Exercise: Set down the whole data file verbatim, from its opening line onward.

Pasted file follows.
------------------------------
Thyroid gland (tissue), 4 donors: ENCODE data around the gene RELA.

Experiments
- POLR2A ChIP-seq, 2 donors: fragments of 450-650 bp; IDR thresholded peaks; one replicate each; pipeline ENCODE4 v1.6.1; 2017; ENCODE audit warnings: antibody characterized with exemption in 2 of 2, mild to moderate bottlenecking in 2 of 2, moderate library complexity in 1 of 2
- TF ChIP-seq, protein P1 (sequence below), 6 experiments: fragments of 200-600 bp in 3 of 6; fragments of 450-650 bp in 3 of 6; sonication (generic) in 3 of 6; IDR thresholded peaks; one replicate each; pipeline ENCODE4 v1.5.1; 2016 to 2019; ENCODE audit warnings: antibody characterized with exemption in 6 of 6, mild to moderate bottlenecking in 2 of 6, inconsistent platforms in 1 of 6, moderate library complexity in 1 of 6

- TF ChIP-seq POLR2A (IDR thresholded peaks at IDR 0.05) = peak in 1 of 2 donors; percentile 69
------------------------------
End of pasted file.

Thyroid gland (tissue), 4 donors: ENCODE data around the gene RELA.

Experiments
- POLR2A ChIP-seq, 2 donors: fragments of 450-650 bp; IDR thresholded peaks; one replicate each; pipeline ENCODE4 v1.6.1; 2017; ENCODE audit warnings: antibody characterized with exemption in 2 of 2, mild to moderate bottlenecking in 2 of 2, moderate library complexity in 1 of 2
- TF ChIP-seq, protein P1 (sequence below), 6 experiments: fragments of 200-600 bp in 3 of 6; fragments of 450-650 bp in 3 of 6; sonication (generic) in 3 of 6; IDR thresholded peaks; one replicate each; pipeline ENCODE4 v1.5.1; 2016 to 2019; ENCODE audit warnings: antibody characterized with exemption in 6 of 6, mild to moderate bottlenecking in 2 of 6, inconsistent platforms in 1 of 6, moderate library complexity in 1 of 6

- TF ChIP-seq POLR2A (IDR thresholded peaks at IDR 0.05) = peak in 1 of 2 donors; percentile 69